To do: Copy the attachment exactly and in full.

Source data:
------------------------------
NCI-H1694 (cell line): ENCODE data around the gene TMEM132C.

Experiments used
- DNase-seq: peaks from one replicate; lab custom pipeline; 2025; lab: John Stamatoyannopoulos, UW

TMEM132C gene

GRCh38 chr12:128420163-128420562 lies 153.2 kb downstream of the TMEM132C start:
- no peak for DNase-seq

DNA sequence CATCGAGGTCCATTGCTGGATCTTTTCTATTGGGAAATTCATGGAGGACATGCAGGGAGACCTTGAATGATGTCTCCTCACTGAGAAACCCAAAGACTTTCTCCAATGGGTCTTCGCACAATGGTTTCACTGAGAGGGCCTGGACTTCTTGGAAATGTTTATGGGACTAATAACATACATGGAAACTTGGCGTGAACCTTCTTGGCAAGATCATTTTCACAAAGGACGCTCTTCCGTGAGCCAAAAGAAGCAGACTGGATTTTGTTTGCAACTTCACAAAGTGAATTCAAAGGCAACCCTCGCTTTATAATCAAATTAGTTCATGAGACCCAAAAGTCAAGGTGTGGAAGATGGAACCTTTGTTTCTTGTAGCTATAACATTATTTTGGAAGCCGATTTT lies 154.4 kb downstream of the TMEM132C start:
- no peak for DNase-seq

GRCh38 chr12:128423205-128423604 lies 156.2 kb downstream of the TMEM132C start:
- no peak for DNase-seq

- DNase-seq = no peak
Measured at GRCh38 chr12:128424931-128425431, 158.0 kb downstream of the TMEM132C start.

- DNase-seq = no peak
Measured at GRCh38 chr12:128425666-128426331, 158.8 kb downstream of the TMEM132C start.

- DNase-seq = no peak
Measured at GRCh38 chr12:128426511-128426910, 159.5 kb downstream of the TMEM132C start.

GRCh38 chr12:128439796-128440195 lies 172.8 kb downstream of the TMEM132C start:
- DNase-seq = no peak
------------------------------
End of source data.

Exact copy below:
NCI-H1694 (cell line): ENCODE data around the gene TMEM132C.

Experiments used
- DNase-seq: peaks from one replicate; lab custom pipeline; 2025; lab: John Stamatoyannopoulos, UW

TMEM132C gene

GRCh38 chr12:128420163-128420562 lies 153.2 kb downstream of the TMEM132C start:
- no peak for DNase-seq

DNA sequence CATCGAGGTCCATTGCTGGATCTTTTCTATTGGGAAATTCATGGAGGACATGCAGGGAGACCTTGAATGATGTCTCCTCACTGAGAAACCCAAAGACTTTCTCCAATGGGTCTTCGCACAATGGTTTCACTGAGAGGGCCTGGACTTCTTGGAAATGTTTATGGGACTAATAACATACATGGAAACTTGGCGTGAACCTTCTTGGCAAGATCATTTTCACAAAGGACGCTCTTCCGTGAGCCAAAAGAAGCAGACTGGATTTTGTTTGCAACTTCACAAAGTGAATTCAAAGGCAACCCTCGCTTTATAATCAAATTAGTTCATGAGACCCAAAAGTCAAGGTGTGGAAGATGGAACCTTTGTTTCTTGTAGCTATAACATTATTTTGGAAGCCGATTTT lies 154.4 kb downstream of the TMEM132C start:
- no peak for DNase-seq

GRCh38 chr12:128423205-128423604 lies 156.2 kb downstream of the TMEM132C start:
- no peak for DNase-seq

- DNase-seq = no peak
Measured at GRCh38 chr12:128424931-128425431, 158.0 kb downstream of the TMEM132C start.

- DNase-seq = no peak
Measured at GRCh38 chr12:128425666-128426331, 158.8 kb downstream of the TMEM132C start.

- DNase-seq = no peak
Measured at GRCh38 chr12:128426511-128426910, 159.5 kb downstream of the TMEM132C start.

GRCh38 chr12:128439796-128440195 lies 172.8 kb downstream of the TMEM132C start:
- DNase-seq = no peak